What will Europe be like in, say, 10 years’ time, when the matter of Article 50 has become a distant memory? It’s important to try and stand back because this is one of those moments when there is too much short-term comment and too little long-term perspective. The noise drowns out the signals – and the signals in any case are pretty weak.
So try this sketch, set out as 10 points.
One, there is a model for the relationship between the UK and the EU that already exists: Switzerland. The template is not a perfect fit, for Switzerland has only eight million people, but it is extremely wealthy – on most measures it is the richest country on earth. It is completely surrounded by EU countries, so in one sense the challenge of maintaining good relations with its neighbours is even greater than the one that faces the UK.
Two, carrying on this idea of the UK as a big Switzerland, the Europe of 2027 will continue to be an integrated economic area even if other countries decide to follow the UK and leave. Indeed it will be an integrated economic area even if the EU fails to survive in its present form.
Three, the future of the euro is less clear. I happen to expect the Eurozone to break into two, a north and a south, with financial controls in between. But whether that is right or wrong, the European economy will continue to have reasonable, though slow, economic growth. Living standards, which have stagnated in much of Europe for the past decade, will have crept up a bit.
Four, there will still be a gap in economic performance between north and south, and that will continue to create tensions. The gap has tended to widen in the past decade and at best will take a generation to close. It may widen further.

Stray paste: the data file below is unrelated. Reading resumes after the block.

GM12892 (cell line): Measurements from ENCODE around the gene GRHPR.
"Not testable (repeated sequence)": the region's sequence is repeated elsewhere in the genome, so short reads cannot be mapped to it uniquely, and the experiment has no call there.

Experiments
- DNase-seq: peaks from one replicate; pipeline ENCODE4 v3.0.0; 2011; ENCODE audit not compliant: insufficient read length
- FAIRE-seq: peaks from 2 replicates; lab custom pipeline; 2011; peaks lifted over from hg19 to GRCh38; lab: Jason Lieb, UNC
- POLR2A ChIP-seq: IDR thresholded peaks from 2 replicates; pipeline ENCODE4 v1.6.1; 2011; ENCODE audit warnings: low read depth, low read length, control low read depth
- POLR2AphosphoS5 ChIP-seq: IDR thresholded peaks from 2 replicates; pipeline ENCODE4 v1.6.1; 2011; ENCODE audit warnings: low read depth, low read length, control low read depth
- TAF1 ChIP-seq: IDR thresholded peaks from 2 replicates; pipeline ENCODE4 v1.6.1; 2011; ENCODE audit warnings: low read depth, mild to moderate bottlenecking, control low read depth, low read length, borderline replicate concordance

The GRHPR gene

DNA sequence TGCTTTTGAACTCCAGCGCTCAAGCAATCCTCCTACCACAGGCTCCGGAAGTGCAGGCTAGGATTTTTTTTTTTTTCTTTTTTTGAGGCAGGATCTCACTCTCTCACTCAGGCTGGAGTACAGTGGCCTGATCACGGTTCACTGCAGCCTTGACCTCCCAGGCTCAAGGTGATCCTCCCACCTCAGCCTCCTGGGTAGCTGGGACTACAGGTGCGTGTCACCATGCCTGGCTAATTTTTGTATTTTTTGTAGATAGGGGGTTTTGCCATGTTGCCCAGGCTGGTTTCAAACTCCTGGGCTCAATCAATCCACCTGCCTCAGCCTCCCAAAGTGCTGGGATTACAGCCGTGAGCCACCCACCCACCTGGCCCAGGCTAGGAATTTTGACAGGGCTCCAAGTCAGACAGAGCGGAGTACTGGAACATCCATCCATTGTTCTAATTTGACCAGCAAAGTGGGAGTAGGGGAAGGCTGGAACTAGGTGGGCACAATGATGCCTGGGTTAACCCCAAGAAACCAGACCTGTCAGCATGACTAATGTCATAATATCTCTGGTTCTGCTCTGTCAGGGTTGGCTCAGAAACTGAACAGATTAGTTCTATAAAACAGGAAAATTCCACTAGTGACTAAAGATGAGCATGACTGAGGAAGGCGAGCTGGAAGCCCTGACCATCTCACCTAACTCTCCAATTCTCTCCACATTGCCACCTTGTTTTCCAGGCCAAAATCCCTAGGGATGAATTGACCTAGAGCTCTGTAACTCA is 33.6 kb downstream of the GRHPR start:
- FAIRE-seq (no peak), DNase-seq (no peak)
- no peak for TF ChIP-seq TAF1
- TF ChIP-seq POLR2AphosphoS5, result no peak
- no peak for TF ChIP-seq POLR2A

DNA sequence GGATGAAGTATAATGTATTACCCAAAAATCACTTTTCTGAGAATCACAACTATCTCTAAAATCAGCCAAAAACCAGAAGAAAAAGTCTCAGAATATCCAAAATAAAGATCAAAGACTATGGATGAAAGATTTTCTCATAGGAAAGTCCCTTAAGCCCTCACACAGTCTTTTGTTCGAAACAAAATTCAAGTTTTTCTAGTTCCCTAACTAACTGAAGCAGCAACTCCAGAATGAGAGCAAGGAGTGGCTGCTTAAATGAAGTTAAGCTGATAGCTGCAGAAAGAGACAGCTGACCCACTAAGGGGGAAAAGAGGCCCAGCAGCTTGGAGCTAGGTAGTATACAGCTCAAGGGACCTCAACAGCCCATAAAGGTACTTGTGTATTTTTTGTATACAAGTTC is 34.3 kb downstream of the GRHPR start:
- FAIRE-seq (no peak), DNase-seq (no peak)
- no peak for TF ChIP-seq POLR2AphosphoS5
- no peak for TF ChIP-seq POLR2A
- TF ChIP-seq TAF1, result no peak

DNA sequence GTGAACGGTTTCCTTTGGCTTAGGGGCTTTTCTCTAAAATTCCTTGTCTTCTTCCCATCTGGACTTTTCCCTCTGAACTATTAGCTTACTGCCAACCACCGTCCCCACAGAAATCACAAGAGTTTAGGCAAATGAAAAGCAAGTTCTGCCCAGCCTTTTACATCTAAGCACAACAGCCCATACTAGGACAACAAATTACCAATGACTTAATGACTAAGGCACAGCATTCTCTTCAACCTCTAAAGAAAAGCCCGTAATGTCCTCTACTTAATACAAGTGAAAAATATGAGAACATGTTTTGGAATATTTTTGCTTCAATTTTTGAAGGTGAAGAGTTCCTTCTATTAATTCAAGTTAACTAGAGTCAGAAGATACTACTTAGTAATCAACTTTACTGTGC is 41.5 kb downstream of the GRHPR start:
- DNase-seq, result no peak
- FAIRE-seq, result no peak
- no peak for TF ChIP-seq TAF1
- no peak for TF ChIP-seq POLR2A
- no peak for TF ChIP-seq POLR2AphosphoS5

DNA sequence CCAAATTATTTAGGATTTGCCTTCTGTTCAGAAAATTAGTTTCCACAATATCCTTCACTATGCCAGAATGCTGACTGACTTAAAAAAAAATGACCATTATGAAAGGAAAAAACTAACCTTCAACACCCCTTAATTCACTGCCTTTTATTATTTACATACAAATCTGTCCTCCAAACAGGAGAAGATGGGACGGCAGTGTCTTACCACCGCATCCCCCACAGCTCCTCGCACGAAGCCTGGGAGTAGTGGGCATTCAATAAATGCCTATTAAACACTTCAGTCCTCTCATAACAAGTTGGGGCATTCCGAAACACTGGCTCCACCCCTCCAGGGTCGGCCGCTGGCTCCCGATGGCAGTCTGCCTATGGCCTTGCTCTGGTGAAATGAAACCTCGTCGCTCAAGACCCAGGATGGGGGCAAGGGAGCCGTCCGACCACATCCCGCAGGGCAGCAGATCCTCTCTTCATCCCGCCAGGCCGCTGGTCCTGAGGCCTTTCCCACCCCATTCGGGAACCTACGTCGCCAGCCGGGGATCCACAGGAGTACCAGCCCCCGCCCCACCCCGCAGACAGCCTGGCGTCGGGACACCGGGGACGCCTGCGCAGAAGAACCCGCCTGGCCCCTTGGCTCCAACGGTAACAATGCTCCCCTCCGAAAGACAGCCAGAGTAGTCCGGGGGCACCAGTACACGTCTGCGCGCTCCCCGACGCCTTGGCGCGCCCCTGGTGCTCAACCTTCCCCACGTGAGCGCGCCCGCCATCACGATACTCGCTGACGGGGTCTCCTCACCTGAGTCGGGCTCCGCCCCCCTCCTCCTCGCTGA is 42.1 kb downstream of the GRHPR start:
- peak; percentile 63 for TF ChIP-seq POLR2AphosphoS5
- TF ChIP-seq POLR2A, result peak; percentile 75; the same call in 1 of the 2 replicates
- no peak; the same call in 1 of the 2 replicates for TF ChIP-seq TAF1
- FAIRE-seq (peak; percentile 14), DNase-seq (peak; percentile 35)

Five, while the continental European economy will continue to grow in absolute terms, it will shrink relative to the rest of the world. This trend has been evident for the past 20 years, and is driven largely by the size of the working population, which has started to shrink. The UK will probably grow somewhat faster than the Eurozone, irrespective of the impact of Brexit, driven by relatively favourable demographics.
Six, immigration into the UK will continue, though not at quite the rate of recent years. So the European labour market will remain a fluid one.
Seven, there will be no hard borders for trade in Europe. There is an open border between Switzerland and its neighbours now. That model will continue. However there will be more controls over movement of people, a trend already evident in Eastern Europe.
Eight, coming back to the UK, our labour market will remain an open one. There may be some rebalancing between EU immigrants and those from other developed countries, notably the US, Canada and Australia. But we need the skills that immigrants bring.
Nine, UK trade will drift away from Europe towards the rest of the world. That trend is already apparent, with Europe as a proportion of our trade falling by around one percentage point a year. That is not because of any policy decision; it is simply the result of wider economic forces, in particular the shift of economic activity towards the emerging world.
And finally – and this is important – the European and UK economies ten years hence will not be so different from the economies now. This will be a reasonably successful economic region. The challenges of today will continue: trying to provide good social services and health care for what will, along with Japan, become the oldest societies on earth. But the technical competence of the UK and Europe will not be undermined by Brexit. Indeed if Brexit is negotiated successfully, the ability of both sides in this squabble to cope with these wider social and economic challenges may well turn out to be better, not worse.
Panglossian? Well, no – just that global economic forces and global technical advances are more powerful than the views of transient politicians. Let’s remember that.